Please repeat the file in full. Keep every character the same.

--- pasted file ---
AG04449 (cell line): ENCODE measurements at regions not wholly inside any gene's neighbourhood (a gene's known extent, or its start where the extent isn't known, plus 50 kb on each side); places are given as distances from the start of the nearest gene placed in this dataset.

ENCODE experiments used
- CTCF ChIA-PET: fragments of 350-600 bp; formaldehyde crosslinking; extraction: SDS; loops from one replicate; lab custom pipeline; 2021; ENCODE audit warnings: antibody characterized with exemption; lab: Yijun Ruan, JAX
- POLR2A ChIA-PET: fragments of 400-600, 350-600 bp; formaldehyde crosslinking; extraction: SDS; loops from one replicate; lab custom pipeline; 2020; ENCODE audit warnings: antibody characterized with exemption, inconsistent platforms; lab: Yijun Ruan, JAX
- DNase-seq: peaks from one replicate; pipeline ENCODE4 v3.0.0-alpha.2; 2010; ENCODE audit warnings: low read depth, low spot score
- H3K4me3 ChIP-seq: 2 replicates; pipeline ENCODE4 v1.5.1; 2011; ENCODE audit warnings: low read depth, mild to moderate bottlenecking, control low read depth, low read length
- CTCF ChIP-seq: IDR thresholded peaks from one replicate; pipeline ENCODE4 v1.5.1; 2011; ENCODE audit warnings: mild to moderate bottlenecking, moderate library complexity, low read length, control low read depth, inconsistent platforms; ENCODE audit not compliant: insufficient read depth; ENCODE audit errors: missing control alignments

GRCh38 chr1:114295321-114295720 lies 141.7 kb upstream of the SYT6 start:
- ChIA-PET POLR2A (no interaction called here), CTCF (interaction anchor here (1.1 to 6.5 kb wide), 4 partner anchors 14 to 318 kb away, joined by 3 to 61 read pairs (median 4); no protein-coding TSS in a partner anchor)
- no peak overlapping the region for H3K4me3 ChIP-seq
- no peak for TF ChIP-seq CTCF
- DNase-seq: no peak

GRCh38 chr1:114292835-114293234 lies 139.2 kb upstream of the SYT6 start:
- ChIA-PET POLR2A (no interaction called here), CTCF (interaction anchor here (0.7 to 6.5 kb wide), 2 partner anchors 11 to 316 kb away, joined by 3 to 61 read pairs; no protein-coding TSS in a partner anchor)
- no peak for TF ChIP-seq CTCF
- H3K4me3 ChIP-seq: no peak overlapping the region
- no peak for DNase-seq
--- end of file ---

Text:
AG04449 (cell line): ENCODE measurements at regions not wholly inside any gene's neighbourhood (a gene's known extent, or its start where the extent isn't known, plus 50 kb on each side); places are given as distances from the start of the nearest gene placed in this dataset.

ENCODE experiments used
- CTCF ChIA-PET: fragments of 350-600 bp; formaldehyde crosslinking; extraction: SDS; loops from one replicate; lab custom pipeline; 2021; ENCODE audit warnings: antibody characterized with exemption; lab: Yijun Ruan, JAX
- POLR2A ChIA-PET: fragments of 400-600, 350-600 bp; formaldehyde crosslinking; extraction: SDS; loops from one replicate; lab custom pipeline; 2020; ENCODE audit warnings: antibody characterized with exemption, inconsistent platforms; lab: Yijun Ruan, JAX
- DNase-seq: peaks from one replicate; pipeline ENCODE4 v3.0.0-alpha.2; 2010; ENCODE audit warnings: low read depth, low spot score
- H3K4me3 ChIP-seq: 2 replicates; pipeline ENCODE4 v1.5.1; 2011; ENCODE audit warnings: low read depth, mild to moderate bottlenecking, control low read depth, low read length
- CTCF ChIP-seq: IDR thresholded peaks from one replicate; pipeline ENCODE4 v1.5.1; 2011; ENCODE audit warnings: mild to moderate bottlenecking, moderate library complexity, low read length, control low read depth, inconsistent platforms; ENCODE audit not compliant: insufficient read depth; ENCODE audit errors: missing control alignments

GRCh38 chr1:114295321-114295720 lies 141.7 kb upstream of the SYT6 start:
- ChIA-PET POLR2A (no interaction called here), CTCF (interaction anchor here (1.1 to 6.5 kb wide), 4 partner anchors 14 to 318 kb away, joined by 3 to 61 read pairs (median 4); no protein-coding TSS in a partner anchor)
- no peak overlapping the region for H3K4me3 ChIP-seq
- no peak for TF ChIP-seq CTCF
- DNase-seq: no peak

GRCh38 chr1:114292835-114293234 lies 139.2 kb upstream of the SYT6 start:
- ChIA-PET POLR2A (no interaction called here), CTCF (interaction anchor here (0.7 to 6.5 kb wide), 2 partner anchors 11 to 316 kb away, joined by 3 to 61 read pairs; no protein-coding TSS in a partner anchor)
- no peak for TF ChIP-seq CTCF
- H3K4me3 ChIP-seq: no peak overlapping the region
- no peak for DNase-seq